Something interesting I noticed the other day while watching the relatively new music video for Canadian indie band The Albertans' single "The Wake" -- it looked a little familiar. Upon further inspection, I realized that it consisted of much of the exact same footage used for Boards of Canada's video for "Everything You Do is a Balloon."
Neither music video uses original footage-- in fact, the cycling children sporting oddly gruesome monkey masks come straight from a 1963 bicycle safety short aptly titled One Got Fat-- a synopsis of the story is as follows: a group of children decide to go for a picnic in the park and to ride their bikes to said picnic. None of them, save for one (incidentally not wearing a monkey mask) follow proper bicycle safety rules, and are subsequently killed off (yet, being 1963, this is only implied) one by one. The sole survivor makes his way to the park by the end of the film and commences a solitary feast-- hence the short's tongue-in-cheek title.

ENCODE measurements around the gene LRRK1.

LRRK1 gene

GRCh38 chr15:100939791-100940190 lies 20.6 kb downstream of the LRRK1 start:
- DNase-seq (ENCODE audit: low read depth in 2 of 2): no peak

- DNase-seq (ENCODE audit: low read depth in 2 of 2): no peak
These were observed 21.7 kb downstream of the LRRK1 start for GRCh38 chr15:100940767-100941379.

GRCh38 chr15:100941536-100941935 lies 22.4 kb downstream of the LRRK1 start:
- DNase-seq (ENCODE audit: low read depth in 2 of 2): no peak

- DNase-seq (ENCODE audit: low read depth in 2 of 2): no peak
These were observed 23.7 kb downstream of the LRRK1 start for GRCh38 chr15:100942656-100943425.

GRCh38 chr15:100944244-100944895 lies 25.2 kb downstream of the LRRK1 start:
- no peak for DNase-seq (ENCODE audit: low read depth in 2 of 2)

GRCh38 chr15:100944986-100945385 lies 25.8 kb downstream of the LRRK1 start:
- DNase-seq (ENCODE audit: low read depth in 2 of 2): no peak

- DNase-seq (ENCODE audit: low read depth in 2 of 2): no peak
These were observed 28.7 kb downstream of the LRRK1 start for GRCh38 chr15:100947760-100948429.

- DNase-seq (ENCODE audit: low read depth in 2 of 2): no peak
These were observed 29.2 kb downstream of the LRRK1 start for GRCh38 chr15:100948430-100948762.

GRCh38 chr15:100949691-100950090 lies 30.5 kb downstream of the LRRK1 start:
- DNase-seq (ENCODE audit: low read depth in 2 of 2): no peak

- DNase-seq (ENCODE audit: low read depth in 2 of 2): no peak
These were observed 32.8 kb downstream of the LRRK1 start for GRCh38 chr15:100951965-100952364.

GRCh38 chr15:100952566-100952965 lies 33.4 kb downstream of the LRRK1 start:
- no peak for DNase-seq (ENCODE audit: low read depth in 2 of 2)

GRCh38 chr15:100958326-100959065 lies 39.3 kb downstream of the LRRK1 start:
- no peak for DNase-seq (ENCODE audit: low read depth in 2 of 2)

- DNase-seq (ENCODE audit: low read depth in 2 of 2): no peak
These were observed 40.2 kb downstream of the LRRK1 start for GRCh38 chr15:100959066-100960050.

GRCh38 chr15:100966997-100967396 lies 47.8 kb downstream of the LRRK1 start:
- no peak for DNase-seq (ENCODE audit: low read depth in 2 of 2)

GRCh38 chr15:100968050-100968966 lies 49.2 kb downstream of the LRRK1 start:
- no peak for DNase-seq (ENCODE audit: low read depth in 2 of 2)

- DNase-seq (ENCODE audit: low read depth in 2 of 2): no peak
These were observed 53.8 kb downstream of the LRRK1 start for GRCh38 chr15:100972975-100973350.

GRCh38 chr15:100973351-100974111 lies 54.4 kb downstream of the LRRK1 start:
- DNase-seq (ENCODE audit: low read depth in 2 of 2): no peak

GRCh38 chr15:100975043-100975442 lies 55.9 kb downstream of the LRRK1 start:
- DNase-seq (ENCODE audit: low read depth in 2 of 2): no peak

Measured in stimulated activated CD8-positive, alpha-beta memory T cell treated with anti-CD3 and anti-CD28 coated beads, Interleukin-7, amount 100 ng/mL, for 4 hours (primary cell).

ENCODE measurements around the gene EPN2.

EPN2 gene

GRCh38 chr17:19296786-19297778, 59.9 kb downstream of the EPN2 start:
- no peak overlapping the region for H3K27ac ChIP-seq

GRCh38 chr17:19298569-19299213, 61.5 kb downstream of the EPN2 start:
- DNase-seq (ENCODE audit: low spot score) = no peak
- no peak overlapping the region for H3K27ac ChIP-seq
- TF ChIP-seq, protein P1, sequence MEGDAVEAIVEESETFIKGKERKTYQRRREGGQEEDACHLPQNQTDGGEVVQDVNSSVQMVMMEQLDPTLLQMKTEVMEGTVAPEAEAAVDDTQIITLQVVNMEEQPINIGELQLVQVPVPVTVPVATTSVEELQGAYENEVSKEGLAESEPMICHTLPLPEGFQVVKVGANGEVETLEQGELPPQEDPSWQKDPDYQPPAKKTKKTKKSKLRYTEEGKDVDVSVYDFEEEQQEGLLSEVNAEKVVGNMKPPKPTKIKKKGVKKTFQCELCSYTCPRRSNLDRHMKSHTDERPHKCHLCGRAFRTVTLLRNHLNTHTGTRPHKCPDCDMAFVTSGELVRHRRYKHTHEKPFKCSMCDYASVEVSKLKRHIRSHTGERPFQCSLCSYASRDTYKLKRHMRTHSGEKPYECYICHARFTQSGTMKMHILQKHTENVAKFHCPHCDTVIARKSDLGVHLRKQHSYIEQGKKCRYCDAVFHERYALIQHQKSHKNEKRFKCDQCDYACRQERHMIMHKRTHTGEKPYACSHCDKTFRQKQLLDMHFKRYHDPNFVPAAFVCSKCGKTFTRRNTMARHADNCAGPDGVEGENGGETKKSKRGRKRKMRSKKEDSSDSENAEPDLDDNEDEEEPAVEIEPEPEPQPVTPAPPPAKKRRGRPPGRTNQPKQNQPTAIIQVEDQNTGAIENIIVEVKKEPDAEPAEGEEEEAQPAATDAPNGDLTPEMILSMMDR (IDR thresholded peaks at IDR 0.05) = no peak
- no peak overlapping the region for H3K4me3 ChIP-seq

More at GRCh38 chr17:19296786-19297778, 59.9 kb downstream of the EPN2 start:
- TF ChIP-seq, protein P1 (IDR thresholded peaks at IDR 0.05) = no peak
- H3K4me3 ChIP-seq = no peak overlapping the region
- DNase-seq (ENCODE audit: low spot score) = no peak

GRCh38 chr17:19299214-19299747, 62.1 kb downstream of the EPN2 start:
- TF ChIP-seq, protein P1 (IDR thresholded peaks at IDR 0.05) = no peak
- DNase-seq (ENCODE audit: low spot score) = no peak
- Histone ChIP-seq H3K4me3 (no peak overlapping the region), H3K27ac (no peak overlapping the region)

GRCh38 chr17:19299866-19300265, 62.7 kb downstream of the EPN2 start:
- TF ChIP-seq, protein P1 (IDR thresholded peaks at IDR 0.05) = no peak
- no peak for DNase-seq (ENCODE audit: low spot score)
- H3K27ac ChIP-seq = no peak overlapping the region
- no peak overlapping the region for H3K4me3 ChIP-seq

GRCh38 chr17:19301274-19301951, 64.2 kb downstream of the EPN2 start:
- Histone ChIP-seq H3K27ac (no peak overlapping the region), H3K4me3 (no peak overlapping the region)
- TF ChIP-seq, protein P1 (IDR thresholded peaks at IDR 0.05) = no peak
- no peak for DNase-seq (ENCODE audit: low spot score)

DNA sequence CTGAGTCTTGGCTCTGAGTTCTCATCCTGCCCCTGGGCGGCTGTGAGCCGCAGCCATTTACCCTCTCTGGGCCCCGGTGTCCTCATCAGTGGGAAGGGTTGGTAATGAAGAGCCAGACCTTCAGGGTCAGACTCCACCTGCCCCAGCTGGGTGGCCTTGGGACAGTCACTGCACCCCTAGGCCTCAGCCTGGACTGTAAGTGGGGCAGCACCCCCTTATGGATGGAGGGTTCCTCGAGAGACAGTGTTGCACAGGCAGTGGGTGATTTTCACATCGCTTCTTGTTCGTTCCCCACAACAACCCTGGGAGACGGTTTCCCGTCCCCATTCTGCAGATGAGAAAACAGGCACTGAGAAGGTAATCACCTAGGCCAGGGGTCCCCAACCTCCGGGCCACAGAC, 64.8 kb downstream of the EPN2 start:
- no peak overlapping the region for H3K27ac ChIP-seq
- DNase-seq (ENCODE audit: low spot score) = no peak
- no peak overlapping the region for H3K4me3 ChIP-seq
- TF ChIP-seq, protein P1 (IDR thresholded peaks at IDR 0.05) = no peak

The decidedly disturbing public safety announcement has appealed to several other bands for sampling and has made its way into a few other music video-- namely, those of Lamps, Dr. Dog, The Black Spiders and Venetian Squares-- perhaps due to its intriguing classification by comedic writers Michael J. Nelson, Bill Corbett and Kevin Murphy as "a concentrated dose of lab-purified nightmare fuel" which "makes monkeys more terrifying than they already are."
Watch the music videos for The Albertans' "The Wake" and Boards of Canada's "Everything You Do Is A Balloon" below, and the original 15-minute short One Got Fat here.
(I apologize, whenever I embed Youtube clips they tend to be partially cut off...)